a large (~a quart) glass jar

a large pot (for boiling water)

3 wine bottles with twist-on tops*

*It is really fun to pick out new wines to try, based on twist-tops


There are a few names for the scoby– the mother, the mushroom, the baby– but “scoby” is the acronym for Symbiotic Culture (or Colony) Of Bacteria and Yeast. The scoby is what makes kombucha, instead of just sweet tea. It’s what guides the fermentation process. It is a big flat white rubbery mushroom that sits on or in your tea to protect it from the elements while it eats away at the sugar in the tea and turns it probiotic. And every ten days or so, you finish a new batch of tea and a new (baby) scoby is born. That means that if you know just one person who makes their own kombucha, they have a new scoby available with every new batch. It’s fine to ask if they could spare one.

You don’t want the scoby to have any contact with metal, so make sure that you only use wooden, plastic, or glass instruments with the kombucha once the scoby is in the tea.


1 scoby*

 3 1/2 quarts filtered water

8-10 English breakfast tea bags

~1 cup honey

2 cups kombucha from previous batch*

*Your first scoby will probably be delivered to you in a jar with 2 cups of kombucha

Here is a summary of the simple steps to make the kombucha, followed by extended instructions:

1) Make and cool sweet black tea.

2) Add the scoby and let sit for a week.

3) Bottle and let carbonate for a couple days.

So simple, right? Here’s the longer version…


Measure out the water into a clean pot and bring to a boil (it’s ok if the pot is metal, since the scoby isn’t involved yet). Transfer the boiling water to the gallon jar and add the tea bags and stir in the honey. Brew the tea until the water has cooled, overnight or all day. (I have also seen online recipes that instruct you to brew the tea in the pot, and transfer it to the gallon jar once it has cooled.)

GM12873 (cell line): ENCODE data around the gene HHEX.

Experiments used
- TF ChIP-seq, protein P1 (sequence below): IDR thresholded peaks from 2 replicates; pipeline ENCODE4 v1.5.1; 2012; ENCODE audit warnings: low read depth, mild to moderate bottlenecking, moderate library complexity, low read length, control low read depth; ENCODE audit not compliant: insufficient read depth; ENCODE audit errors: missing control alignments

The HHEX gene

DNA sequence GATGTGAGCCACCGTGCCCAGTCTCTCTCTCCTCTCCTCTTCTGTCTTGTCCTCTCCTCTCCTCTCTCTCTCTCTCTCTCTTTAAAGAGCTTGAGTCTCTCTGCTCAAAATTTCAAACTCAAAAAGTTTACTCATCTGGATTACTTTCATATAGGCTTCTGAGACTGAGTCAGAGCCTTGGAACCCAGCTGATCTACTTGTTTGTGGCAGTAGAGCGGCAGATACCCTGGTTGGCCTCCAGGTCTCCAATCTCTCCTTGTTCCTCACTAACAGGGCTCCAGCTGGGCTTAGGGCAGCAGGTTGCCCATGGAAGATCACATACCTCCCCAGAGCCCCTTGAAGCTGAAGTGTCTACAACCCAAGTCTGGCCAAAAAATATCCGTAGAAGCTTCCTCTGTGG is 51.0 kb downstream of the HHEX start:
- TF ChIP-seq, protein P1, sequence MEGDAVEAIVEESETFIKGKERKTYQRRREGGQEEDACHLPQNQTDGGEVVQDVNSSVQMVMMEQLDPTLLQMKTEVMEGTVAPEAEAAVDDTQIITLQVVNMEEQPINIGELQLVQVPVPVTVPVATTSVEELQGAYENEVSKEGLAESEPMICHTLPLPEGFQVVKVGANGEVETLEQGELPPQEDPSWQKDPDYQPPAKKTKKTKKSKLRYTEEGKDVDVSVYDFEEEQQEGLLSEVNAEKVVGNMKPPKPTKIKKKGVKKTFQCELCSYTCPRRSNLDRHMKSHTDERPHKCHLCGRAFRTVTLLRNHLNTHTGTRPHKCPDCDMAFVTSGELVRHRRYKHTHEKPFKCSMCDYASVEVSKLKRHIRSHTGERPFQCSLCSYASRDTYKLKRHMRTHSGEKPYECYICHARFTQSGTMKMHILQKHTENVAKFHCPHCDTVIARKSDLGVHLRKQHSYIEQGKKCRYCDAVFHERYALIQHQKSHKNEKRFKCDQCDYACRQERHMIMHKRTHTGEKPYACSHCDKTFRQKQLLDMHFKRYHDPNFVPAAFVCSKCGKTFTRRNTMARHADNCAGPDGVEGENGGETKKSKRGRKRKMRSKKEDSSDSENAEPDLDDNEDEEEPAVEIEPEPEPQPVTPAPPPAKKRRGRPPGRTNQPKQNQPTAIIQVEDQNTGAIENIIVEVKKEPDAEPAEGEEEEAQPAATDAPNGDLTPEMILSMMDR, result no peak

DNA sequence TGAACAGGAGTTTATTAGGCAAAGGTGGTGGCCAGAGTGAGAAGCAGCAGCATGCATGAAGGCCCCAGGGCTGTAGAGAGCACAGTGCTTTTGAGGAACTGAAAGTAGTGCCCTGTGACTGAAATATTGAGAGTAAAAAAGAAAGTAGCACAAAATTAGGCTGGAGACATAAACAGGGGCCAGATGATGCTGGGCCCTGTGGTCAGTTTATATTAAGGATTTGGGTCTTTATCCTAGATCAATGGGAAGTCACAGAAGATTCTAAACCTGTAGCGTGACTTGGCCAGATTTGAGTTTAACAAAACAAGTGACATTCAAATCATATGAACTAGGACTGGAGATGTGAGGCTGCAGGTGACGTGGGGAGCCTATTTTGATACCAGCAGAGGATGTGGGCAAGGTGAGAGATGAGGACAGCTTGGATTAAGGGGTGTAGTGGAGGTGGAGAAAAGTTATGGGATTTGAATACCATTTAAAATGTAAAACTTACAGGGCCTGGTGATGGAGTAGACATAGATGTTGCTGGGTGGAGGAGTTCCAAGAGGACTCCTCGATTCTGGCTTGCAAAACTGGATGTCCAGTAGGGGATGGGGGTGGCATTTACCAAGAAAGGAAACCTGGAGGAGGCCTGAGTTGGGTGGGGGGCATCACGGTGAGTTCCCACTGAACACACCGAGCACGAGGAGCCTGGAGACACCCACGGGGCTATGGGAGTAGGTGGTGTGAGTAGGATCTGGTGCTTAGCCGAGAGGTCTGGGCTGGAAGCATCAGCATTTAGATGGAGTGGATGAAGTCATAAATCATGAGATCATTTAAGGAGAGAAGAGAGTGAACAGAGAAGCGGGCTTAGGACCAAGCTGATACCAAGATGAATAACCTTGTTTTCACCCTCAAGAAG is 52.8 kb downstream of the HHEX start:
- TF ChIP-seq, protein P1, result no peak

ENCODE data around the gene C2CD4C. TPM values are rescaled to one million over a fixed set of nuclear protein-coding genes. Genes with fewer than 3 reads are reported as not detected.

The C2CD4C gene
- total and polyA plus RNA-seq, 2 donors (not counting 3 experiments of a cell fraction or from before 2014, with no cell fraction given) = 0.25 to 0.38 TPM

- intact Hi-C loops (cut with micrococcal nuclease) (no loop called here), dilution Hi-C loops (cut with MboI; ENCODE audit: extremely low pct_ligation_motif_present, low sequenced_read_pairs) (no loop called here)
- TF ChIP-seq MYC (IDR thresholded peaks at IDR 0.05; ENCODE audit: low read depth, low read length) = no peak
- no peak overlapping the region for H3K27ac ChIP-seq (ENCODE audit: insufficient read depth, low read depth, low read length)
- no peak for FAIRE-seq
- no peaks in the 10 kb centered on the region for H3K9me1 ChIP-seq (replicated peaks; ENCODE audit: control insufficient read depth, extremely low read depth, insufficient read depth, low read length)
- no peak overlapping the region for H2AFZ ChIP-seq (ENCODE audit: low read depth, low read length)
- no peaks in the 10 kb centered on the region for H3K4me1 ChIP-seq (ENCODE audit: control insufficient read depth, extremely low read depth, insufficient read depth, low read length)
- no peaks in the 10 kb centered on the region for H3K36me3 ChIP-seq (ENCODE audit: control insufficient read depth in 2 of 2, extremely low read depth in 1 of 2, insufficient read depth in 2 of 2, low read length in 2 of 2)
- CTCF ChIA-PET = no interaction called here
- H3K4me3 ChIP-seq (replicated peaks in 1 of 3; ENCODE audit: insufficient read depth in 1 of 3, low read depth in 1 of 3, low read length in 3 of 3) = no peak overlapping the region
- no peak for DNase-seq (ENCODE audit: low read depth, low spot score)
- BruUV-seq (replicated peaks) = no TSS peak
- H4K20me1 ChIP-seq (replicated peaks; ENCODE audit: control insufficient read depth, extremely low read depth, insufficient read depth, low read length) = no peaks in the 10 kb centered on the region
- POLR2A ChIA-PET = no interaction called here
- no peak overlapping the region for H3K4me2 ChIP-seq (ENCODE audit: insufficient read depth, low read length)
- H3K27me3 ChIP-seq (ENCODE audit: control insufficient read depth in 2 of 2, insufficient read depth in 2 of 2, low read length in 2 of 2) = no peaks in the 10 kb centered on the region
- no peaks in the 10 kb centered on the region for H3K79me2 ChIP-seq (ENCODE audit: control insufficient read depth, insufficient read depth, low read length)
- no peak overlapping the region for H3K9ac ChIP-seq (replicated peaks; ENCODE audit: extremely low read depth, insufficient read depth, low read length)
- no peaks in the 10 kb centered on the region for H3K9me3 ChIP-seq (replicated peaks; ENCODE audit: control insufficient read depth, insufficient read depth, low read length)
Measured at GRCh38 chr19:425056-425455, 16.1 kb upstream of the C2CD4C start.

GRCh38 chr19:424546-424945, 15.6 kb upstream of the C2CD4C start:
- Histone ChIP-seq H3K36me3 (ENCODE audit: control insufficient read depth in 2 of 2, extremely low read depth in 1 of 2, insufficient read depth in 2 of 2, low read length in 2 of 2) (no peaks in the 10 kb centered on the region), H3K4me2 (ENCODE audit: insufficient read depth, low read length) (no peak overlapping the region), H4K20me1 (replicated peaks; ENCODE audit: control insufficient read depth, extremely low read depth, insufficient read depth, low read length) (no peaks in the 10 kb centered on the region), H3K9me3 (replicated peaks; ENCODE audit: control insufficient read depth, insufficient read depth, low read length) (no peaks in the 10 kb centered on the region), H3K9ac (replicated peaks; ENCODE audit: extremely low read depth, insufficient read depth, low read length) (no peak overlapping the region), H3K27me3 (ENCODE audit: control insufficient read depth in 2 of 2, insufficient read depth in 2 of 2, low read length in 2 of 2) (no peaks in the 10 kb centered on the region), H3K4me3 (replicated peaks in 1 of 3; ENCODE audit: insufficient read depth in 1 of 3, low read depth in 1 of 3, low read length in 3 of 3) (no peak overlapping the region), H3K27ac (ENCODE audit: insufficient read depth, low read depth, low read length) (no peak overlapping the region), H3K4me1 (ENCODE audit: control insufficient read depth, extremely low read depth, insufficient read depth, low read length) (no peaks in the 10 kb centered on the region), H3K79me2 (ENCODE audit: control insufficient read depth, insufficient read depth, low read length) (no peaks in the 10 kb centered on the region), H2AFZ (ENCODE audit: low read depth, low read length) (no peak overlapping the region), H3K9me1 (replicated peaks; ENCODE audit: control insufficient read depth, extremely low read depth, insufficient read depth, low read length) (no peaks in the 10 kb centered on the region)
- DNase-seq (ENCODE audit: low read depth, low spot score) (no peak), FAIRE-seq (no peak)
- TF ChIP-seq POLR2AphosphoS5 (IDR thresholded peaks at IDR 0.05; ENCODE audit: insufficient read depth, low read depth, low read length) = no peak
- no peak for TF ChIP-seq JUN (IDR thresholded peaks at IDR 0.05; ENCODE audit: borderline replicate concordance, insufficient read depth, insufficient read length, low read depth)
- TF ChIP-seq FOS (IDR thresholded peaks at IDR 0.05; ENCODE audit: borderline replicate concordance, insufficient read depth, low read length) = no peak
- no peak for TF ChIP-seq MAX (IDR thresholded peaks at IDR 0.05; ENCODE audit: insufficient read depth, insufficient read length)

Tip: I tied the tea bags to a non-metal spoon and propped up the spoon across the top of the jar, per the advice of my boss, Jill. It’s a great method.



Once the tea has cooled completely, gently pour your scoby and the 2 cups of kombucha into the gallon jar.

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Cover the gallon jar securely with your clean mesh fabric or coffee filter. I use a thin apron and secure it with the apron strings.


Let it sit, covered, in a comfortably warm area of the house, out of direct sunlight, where it will be reasonably undisturbed. The scoby might float around, or it might settle on the top, and either is fine. Keep an eye on it because it’s totally fascinating, but try not to poke at it. If the mother scoby is floating around the middle of the gallon jar, a new scoby will grow over the top; if the mother scoby covers the top, the baby will grow as a second layer underneath it. Check out these trippy pictures of my scoby!: